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hmrc becomes a preferential creditor

HMRC becomes a preferential creditor, again

Authored by Lisa Hogg

Lisa Hogg

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Approximate read time: 2 minutes

From December 1st, 2020, HM Revenue & Customs (HMRC) becomes a preferential creditor for the first time in nearly 20 years.

What is a preferential creditor?

Preferential creditors are ranked second in the ‘payment hierarchy’. Set out in the Insolvency Act 1986, this hierarchy dictates the order in which the licensed insolvency practitioner repays a company’s creditors if it becomes insolvent.

More on the payment hierarchy

Preferential creditors are second in the payment hierarchy, paid after secured creditors with fixed charges over business assets.

HMRC was a preferential creditor until the Enterprise Act of 2002 relegated them to an unsecured creditor. From then on, unless the company had Tort victims, only company employees were preferential creditors; able to claim wages in arrears, along with unpaid holiday pay and pension scheme contributions.

Why has HMRC become a preferential creditor?

As an unsecured creditor, HMRC often found there was very little in the way of funds remaining by the time those above it in the payment hierarchy were repaid. Consequently, HMRC, and by extension, the Treasury, was losing out.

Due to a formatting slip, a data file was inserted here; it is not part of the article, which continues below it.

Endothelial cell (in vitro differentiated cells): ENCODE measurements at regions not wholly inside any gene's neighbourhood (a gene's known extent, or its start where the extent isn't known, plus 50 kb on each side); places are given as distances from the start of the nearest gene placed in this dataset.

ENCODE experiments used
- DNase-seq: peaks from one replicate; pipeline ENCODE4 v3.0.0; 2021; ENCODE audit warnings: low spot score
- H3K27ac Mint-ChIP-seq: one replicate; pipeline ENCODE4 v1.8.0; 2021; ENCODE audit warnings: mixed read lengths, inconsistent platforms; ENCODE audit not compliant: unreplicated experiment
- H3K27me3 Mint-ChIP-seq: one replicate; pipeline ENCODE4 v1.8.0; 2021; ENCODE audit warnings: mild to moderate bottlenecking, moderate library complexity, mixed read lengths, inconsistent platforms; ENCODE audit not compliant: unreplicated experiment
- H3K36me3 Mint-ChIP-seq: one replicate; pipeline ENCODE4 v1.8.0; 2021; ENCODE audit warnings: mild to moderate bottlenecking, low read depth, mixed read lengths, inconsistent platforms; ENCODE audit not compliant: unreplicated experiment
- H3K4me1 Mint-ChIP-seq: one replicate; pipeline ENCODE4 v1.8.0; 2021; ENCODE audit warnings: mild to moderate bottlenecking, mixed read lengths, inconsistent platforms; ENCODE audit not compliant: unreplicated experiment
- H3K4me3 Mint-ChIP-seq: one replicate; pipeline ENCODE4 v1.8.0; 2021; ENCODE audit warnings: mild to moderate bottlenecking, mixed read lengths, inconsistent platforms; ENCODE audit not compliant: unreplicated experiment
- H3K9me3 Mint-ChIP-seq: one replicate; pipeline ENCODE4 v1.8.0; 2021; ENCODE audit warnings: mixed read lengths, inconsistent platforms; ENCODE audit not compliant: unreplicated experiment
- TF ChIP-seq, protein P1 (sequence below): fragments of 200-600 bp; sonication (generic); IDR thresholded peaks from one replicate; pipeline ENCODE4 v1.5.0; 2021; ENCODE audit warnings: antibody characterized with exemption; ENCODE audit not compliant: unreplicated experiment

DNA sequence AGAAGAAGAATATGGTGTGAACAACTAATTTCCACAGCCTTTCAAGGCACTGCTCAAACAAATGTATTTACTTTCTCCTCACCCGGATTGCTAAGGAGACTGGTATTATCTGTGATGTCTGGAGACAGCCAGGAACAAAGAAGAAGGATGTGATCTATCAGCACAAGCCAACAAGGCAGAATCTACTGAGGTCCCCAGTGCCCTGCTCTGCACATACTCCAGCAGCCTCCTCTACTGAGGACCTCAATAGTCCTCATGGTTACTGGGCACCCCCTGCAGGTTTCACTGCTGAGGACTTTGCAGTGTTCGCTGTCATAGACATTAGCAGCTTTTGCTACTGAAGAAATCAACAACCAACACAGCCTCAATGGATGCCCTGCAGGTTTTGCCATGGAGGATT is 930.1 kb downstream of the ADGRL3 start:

Becoming a preferential creditor means HMRC could increase funds in the Treasury by an estimated £185 million a year.

More on preferential creditors

What does this mean for insolvent companies?

The changes apply to taxes collected and held by the insolvent business on behalf of other taxpayers. So, VAT, PAYE, Income Tax, employee National Insurance Contributions, and student loan deductions are covered. Corporation tax and employers’ National Insurance Contributions aren’t included and remain unsecured debts.

Additionally, the size of an insolvent company’s debt to HMRC will impact creditors further down the payment hierarchy. If most of their debt is to the tax office, then the company’s unsecured creditors (suppliers, contractors, and customers) are likely to receive smaller repayments.

Insolvent companies can still apply for time to pay arrangements if the majority of their debt is to HMRC.

Summary

From December 1st, 2020, HMRC will be a preferential creditor for the first time since 2002. This change in the repayment hierarchy means company debts for VAT, PAYE, Income Tax, and student loan deductions will be paid before secured creditors with floating charges, and unsecured creditors, but after secured creditors with fixed charges. Corporation Tax and employers’ National Insurance Contributions will remain unsecured.

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